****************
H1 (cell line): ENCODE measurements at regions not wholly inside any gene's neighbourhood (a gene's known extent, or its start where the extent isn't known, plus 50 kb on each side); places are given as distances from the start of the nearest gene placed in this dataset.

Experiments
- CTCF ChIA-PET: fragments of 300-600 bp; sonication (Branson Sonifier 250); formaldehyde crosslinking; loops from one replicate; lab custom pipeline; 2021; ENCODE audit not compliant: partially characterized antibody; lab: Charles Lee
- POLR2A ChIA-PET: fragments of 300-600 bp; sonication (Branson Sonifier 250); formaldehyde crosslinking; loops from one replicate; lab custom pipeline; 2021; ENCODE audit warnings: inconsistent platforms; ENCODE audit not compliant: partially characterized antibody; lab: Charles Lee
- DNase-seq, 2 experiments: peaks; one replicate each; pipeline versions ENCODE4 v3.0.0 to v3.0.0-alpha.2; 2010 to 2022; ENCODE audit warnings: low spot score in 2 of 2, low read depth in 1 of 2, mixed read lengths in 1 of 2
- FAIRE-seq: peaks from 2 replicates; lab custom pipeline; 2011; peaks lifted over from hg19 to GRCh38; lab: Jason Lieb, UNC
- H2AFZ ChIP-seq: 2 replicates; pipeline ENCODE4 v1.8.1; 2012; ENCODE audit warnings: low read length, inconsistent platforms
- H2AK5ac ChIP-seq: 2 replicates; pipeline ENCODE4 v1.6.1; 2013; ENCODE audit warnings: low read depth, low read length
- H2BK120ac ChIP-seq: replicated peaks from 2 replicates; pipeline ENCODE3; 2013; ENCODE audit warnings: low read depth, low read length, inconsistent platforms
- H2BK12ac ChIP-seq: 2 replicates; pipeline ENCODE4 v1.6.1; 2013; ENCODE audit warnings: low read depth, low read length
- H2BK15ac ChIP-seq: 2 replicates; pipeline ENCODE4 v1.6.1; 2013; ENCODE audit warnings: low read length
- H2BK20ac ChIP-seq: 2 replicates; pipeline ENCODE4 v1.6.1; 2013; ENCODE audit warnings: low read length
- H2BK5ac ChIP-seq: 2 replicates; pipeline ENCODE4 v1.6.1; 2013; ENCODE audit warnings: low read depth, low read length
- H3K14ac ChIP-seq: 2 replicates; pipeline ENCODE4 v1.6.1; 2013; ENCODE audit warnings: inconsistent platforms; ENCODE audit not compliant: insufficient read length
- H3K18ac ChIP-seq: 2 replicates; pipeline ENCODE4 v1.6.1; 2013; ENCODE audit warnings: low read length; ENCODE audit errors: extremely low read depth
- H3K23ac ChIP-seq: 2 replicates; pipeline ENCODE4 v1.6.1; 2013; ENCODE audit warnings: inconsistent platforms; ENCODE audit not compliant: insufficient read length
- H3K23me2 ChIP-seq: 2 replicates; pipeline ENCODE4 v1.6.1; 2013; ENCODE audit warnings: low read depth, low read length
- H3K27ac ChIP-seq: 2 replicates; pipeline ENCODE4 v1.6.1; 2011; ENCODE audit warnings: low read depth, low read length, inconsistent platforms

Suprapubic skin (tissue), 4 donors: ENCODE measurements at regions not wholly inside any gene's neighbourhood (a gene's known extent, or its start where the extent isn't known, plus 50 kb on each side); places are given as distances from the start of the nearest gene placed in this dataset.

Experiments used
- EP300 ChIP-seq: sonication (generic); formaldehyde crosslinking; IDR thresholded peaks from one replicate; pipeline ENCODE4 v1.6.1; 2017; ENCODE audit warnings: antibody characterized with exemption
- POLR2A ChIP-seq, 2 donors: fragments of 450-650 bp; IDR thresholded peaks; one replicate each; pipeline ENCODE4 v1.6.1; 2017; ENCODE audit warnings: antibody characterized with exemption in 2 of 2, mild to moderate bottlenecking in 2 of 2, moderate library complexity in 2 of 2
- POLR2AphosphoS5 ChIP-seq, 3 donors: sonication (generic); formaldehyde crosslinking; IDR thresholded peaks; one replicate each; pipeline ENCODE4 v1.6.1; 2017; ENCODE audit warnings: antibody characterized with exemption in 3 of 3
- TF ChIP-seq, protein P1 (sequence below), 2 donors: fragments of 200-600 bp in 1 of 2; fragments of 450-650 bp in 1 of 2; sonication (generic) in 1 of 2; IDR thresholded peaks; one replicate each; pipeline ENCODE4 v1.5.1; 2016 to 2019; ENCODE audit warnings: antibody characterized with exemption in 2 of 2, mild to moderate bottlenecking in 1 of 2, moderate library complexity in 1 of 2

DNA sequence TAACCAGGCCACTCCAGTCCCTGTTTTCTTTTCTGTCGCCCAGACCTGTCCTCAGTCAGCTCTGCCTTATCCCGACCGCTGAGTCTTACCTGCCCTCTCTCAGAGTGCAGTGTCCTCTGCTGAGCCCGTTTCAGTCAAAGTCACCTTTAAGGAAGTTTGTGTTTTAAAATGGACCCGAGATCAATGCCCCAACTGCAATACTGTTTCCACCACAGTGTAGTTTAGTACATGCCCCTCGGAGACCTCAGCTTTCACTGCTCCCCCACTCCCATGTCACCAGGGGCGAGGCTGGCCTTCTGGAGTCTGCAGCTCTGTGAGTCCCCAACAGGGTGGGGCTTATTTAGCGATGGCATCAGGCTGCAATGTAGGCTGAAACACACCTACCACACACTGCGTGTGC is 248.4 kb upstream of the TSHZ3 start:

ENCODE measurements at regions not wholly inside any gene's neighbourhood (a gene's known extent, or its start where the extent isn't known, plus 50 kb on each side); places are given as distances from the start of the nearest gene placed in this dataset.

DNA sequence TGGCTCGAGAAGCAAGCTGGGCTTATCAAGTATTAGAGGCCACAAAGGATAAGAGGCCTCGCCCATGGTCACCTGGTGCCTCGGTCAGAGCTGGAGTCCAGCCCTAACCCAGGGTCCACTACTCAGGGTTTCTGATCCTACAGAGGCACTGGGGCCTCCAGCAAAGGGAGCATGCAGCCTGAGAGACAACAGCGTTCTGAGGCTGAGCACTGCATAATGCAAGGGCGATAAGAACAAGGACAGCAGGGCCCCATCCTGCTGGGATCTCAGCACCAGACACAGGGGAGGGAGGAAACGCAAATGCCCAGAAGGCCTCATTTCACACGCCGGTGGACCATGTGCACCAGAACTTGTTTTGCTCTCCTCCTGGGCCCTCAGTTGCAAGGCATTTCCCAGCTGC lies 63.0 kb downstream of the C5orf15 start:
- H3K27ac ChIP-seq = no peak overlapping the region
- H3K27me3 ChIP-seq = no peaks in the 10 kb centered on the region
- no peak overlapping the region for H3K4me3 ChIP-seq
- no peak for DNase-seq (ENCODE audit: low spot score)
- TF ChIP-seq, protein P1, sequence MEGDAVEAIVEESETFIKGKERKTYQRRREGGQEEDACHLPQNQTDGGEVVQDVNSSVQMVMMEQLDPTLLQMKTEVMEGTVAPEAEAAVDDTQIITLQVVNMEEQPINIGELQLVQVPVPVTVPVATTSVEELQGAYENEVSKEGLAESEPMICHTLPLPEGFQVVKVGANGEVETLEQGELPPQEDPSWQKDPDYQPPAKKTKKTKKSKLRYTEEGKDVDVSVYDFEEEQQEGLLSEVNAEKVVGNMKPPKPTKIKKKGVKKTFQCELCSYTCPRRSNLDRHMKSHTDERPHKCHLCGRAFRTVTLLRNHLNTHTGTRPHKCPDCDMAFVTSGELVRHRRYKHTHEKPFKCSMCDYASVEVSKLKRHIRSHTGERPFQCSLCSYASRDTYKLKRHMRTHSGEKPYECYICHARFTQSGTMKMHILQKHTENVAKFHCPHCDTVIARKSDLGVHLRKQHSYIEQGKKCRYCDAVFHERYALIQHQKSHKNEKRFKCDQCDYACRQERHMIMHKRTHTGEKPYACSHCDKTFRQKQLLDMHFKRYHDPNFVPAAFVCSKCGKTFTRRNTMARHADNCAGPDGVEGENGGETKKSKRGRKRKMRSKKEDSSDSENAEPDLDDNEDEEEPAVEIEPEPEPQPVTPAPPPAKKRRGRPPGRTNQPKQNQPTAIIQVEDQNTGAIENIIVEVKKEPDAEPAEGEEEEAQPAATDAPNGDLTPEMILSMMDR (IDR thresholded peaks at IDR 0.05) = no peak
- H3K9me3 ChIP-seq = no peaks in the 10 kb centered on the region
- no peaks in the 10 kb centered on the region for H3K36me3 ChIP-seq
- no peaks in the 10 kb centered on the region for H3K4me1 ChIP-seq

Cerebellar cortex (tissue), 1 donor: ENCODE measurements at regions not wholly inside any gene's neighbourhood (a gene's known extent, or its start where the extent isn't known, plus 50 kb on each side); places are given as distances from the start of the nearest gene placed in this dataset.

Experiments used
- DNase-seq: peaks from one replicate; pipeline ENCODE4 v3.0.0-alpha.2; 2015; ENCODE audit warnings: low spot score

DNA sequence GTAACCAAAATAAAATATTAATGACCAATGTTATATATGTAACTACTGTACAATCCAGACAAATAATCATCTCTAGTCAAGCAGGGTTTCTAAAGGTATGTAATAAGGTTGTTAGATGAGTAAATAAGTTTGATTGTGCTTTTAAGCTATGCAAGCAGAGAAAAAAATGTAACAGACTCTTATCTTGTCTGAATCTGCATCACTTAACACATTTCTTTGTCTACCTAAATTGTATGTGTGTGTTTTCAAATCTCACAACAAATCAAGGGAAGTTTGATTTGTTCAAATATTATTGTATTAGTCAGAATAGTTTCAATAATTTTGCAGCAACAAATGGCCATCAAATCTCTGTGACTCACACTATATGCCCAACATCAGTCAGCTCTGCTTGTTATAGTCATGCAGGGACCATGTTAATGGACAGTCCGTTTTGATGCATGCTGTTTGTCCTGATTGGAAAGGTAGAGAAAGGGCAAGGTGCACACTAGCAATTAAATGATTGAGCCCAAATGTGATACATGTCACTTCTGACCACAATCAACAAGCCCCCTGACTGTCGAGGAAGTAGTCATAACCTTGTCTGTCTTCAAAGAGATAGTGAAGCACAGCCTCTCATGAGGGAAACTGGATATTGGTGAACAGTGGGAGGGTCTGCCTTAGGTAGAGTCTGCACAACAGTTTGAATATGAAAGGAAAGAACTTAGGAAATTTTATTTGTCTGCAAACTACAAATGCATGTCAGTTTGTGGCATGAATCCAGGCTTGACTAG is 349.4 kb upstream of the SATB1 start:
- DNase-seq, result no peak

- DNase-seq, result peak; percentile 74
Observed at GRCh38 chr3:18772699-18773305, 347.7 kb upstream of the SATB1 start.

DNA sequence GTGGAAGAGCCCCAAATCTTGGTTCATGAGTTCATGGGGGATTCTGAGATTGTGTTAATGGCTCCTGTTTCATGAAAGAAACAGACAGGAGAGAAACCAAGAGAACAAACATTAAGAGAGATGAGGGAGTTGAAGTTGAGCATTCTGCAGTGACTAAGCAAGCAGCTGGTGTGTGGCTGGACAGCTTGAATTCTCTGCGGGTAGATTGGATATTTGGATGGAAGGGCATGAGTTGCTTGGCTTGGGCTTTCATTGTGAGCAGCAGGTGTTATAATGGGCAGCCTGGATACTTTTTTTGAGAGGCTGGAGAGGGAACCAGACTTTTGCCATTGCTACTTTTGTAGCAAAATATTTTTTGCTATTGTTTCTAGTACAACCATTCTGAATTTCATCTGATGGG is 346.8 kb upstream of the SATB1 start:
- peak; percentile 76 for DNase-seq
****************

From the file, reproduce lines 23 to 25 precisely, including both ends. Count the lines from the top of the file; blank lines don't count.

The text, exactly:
- POLR2AphosphoS5 ChIP-seq, 3 donors: sonication (generic); formaldehyde crosslinking; IDR thresholded peaks; one replicate each; pipeline ENCODE4 v1.6.1; 2017; ENCODE audit warnings: antibody characterized with exemption in 3 of 3
- TF ChIP-seq, protein P1 (sequence below), 2 donors: fragments of 200-600 bp in 1 of 2; fragments of 450-650 bp in 1 of 2; sonication (generic) in 1 of 2; IDR thresholded peaks; one replicate each; pipeline ENCODE4 v1.5.1; 2016 to 2019; ENCODE audit warnings: antibody characterized with exemption in 2 of 2, mild to moderate bottlenecking in 1 of 2, moderate library complexity in 1 of 2

DNA sequence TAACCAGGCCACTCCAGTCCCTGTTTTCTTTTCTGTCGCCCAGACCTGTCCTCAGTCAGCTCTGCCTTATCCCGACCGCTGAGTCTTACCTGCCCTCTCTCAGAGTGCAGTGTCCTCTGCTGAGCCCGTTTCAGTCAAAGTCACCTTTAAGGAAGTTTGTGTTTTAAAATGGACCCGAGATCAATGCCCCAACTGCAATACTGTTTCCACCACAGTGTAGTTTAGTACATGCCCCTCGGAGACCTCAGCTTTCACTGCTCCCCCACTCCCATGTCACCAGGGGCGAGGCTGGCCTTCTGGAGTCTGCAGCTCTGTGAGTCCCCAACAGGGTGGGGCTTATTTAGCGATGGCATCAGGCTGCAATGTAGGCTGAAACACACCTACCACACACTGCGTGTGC is 248.4 kb upstream of the TSHZ3 start: